UK Trip Day 2

We visited the British Museum today and boy oh boy, did it feel like deja vu.

It felt exactly like day #2 of the trip last year. Mom seemed to want a million pictures taken of her and no matter how I took it, it’s never good enough. “There’s a pole shooting out of my head.” “I look so ugly.” “Don’t you know how to take good pictures?”

It just made me about to boil!

Anyway, I still saw a lot at the museum despite a majority of it didn’t interest me. I might be one of those weirdos who only likes US history. World history like looking at Egyptian mummies and trying to be amused by a tablet that’s thousands of years old and contain an ancient language absolutely bores me. I wasn’t interested when I was in 6th grade and certainly not interested in it now.

Everything somehow looked similar to me. Perhaps it’s because they are all the color but like I’ve mentioned on this blog before, I’m as tone-deaf about art as some people about music.

That is not to say I found nothing interesting about my visit. I thoroughly enjoyed the clocks and watches exhibit. I enjoyed looking at the evolution of these time-telling devices and as someone who likes to take things apart to find out how it works, I was fascinated by the mechanics behind these ancient times pieces.

I was also intrigued by things like this Japanese bowl, which took the artist 6 months to make. I think I found this intriguing because as someone who’s never satisfied with the ordinary, this is not anything that’s ordinary.

After the museum, we made our way to Chinatown and I must admit, London Chinatown is nothing like I’ve imagined and it’s one that’s different than all the other Chinatowns I’ve visited so far. The part I visited was a pedestrian promenade – foot traffic only.

Maybe I’ve watched too many TV shows and movies because London is nothing I thought it’d be or maybe I just haven’t visited the parts of London that hasn’t been in TV or movies yet.

15 thoughts on “UK Trip Day 2

  1. I have very strong feelings about that “tablet” (assuming you’re referring to the Rosetta Stone). The Egyptian museum in Cairo only has a replica because the British won’t give the real one back. Boy, if I was there, I would’ve said something about that!

    Kidding! I’m much too shy! 😂

    I also have strong opinions about mummies on display, which I touched on on my Egypt A to Z series. While a part of me would have loved to see them, another part of me feels so weird about it given that they were once living breathing human beings, not a showpiece.

    Liked by 1 person

    1. They called it a “Stela,” I had to look it up, not sure what the difference is between that and a tablet other than the size. I was surprised how much the British have in their collection but what do you expect from a country who “owned the world” at one point in history?


  2. Love the Japanese bowl as well. I had an Egyptologist guide in Egypt and she made the history come alive. I was pleasantly surprised how much I enjoyed hearing about it. I naturally love all old and ancient things. Past lives memories I always say.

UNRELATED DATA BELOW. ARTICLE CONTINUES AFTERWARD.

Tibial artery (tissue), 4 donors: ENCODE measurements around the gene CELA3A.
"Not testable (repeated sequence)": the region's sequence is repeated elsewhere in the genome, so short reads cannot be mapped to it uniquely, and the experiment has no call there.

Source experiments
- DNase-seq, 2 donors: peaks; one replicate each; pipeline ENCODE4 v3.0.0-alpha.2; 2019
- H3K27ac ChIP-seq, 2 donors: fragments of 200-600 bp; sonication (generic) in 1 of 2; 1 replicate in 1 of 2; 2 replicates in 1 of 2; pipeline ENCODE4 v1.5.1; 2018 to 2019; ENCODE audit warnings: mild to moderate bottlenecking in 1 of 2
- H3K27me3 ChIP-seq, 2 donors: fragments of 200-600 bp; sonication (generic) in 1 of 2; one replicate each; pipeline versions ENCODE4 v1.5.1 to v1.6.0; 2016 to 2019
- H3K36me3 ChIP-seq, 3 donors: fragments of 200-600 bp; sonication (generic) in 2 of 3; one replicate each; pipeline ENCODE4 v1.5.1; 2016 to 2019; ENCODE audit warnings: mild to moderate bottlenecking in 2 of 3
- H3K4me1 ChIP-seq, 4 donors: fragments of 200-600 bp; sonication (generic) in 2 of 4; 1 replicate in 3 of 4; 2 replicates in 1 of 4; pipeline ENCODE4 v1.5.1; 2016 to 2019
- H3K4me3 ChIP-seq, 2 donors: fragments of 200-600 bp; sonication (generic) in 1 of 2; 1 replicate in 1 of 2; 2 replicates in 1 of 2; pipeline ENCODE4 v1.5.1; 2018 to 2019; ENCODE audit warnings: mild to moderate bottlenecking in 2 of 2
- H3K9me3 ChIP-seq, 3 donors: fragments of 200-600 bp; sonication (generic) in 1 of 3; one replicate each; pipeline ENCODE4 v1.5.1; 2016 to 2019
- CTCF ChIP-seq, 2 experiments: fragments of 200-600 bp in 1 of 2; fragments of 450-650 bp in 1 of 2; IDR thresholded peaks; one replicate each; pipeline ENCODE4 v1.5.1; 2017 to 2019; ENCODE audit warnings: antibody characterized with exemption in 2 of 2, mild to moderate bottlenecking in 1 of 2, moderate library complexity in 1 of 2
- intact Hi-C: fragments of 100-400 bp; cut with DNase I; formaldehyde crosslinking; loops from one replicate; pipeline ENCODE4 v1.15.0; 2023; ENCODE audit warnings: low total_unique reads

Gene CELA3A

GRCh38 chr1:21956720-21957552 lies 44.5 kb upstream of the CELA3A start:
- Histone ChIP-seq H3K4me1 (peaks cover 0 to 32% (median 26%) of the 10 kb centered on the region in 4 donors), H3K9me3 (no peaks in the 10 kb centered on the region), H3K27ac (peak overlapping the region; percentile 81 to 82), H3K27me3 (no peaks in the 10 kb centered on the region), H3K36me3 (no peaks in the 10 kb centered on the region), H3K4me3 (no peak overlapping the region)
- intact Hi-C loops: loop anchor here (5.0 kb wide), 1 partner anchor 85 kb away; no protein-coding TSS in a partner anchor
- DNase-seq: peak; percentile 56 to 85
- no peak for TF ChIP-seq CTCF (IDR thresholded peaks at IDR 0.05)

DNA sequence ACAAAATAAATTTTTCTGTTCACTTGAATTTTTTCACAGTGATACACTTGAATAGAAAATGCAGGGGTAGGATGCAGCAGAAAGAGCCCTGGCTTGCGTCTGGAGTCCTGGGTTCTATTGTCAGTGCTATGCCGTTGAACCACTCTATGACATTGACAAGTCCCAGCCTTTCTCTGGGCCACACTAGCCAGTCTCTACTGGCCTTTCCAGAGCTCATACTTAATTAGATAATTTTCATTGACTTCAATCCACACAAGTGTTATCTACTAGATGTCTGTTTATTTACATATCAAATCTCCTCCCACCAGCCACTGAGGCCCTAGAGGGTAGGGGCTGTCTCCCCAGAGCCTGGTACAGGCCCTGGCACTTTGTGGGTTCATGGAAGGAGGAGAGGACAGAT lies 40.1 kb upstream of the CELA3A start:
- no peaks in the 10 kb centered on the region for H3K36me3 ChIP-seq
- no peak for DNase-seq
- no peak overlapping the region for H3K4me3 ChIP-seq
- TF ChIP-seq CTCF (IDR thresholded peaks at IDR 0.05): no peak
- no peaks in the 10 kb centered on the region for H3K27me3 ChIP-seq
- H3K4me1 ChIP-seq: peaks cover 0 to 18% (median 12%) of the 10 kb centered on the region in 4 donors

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      1. Keep separating from her when she acts out. She’ll eventually get the idea that her comments are not welcome. It may take a while, but make sure she knows she’s loved.

        Liked by 1 person

  3. You’re still jet lagged. Sleep experts say that It takes about ten days, or one day for every time zone you crossed to recovery fully. However, somewhere in the middle you’ll start feeling more yourself. Photographers rules No preconceived notions, If you’ve seen too many British movies, shoot details and people. Buildings are boring. Number two, photography is a solo passion. Number three, leave grumbling travel partners at a meal or in the hotel until they get the point.

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    1. I totally agree that photography is a solo passion. As a landscape photographer, I find if I spend the time to look and compose through the lens, I can get something good.


      1. You’re not a street or travel photographer, really. Although the p[icture under the gray sky was killer. Could live in anybody’s portfolio. As far as London not being for you, the reasons you mentioned are the same in every big city. Try walking in Hong Kong during rush hour or in the rain. Here’s my suggestion. Get off the beaten path. Get away from tourists and office workers and go to some of the sub areas that are pretty, even older than what you have seen and just take your time. I’m pretty sure your mom would like it too. If you need a little help with ideas I gave my SIL your blog site address. She’s called Anoushka. Have fun.

        Liked by 1 person

      2. No, I’m more into nature. Though I like doing cityscape, I’m into places with next to no people. For some reason, people makes me anxious. I constantly feel like I’m getting in their way.
        Ah, 😱, don’t even make me. I’ve walked Hong Kong streets during rush hour and almost got pulled off the subway in Guangzhou.
        My mom is different. She doesn’t like much of anything. She thinks natural places are all the same. She often says, “why do we need to go see Mt. Fuji when there’s so many snow-capped mountain outside my front door?”


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